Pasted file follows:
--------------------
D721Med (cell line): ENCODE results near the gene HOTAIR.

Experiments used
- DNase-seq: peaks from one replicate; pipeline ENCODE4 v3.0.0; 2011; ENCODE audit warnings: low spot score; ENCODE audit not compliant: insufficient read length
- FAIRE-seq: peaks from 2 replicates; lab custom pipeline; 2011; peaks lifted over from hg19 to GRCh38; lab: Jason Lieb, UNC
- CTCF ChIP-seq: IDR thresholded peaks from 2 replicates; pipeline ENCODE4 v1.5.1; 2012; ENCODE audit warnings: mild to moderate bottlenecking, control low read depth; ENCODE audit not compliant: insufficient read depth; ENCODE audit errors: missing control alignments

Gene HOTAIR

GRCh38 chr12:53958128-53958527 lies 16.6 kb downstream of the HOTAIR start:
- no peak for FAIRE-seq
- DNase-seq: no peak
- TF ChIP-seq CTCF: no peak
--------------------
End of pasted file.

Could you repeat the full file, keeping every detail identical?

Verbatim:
D721Med (cell line): ENCODE results near the gene HOTAIR.

Experiments used
- DNase-seq: peaks from one replicate; pipeline ENCODE4 v3.0.0; 2011; ENCODE audit warnings: low spot score; ENCODE audit not compliant: insufficient read length
- FAIRE-seq: peaks from 2 replicates; lab custom pipeline; 2011; peaks lifted over from hg19 to GRCh38; lab: Jason Lieb, UNC
- CTCF ChIP-seq: IDR thresholded peaks from 2 replicates; pipeline ENCODE4 v1.5.1; 2012; ENCODE audit warnings: mild to moderate bottlenecking, control low read depth; ENCODE audit not compliant: insufficient read depth; ENCODE audit errors: missing control alignments

Gene HOTAIR

GRCh38 chr12:53958128-53958527 lies 16.6 kb downstream of the HOTAIR start:
- no peak for FAIRE-seq
- DNase-seq: no peak
- TF ChIP-seq CTCF: no peak